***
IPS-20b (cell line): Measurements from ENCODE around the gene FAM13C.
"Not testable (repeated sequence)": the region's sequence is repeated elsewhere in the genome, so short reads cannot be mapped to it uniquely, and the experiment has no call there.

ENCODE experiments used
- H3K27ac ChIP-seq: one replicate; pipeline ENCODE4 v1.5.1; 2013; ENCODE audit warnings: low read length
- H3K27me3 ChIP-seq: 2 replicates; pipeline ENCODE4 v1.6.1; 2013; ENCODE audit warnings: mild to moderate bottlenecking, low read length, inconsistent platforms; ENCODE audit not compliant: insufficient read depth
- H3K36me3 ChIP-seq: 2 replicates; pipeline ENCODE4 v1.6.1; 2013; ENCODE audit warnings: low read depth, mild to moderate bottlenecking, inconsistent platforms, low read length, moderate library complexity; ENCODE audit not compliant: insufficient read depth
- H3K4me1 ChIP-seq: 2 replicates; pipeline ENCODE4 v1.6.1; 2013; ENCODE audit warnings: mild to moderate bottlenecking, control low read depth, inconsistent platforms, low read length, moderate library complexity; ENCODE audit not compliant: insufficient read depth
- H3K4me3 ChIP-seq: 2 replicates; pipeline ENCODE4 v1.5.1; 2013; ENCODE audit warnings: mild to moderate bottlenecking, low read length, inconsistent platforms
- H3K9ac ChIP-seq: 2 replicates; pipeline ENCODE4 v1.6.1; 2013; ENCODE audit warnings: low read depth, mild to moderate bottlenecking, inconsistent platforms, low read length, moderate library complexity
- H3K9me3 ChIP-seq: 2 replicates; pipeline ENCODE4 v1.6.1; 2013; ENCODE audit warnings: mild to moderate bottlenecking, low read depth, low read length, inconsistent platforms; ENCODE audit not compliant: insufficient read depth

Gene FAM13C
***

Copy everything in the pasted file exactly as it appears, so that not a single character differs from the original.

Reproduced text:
IPS-20b (cell line): Measurements from ENCODE around the gene FAM13C.
"Not testable (repeated sequence)": the region's sequence is repeated elsewhere in the genome, so short reads cannot be mapped to it uniquely, and the experiment has no call there.

ENCODE experiments used
- H3K27ac ChIP-seq: one replicate; pipeline ENCODE4 v1.5.1; 2013; ENCODE audit warnings: low read length
- H3K27me3 ChIP-seq: 2 replicates; pipeline ENCODE4 v1.6.1; 2013; ENCODE audit warnings: mild to moderate bottlenecking, low read length, inconsistent platforms; ENCODE audit not compliant: insufficient read depth
- H3K36me3 ChIP-seq: 2 replicates; pipeline ENCODE4 v1.6.1; 2013; ENCODE audit warnings: low read depth, mild to moderate bottlenecking, inconsistent platforms, low read length, moderate library complexity; ENCODE audit not compliant: insufficient read depth
- H3K4me1 ChIP-seq: 2 replicates; pipeline ENCODE4 v1.6.1; 2013; ENCODE audit warnings: mild to moderate bottlenecking, control low read depth, inconsistent platforms, low read length, moderate library complexity; ENCODE audit not compliant: insufficient read depth
- H3K4me3 ChIP-seq: 2 replicates; pipeline ENCODE4 v1.5.1; 2013; ENCODE audit warnings: mild to moderate bottlenecking, low read length, inconsistent platforms
- H3K9ac ChIP-seq: 2 replicates; pipeline ENCODE4 v1.6.1; 2013; ENCODE audit warnings: low read depth, mild to moderate bottlenecking, inconsistent platforms, low read length, moderate library complexity
- H3K9me3 ChIP-seq: 2 replicates; pipeline ENCODE4 v1.6.1; 2013; ENCODE audit warnings: mild to moderate bottlenecking, low read depth, low read length, inconsistent platforms; ENCODE audit not compliant: insufficient read depth

Gene FAM13C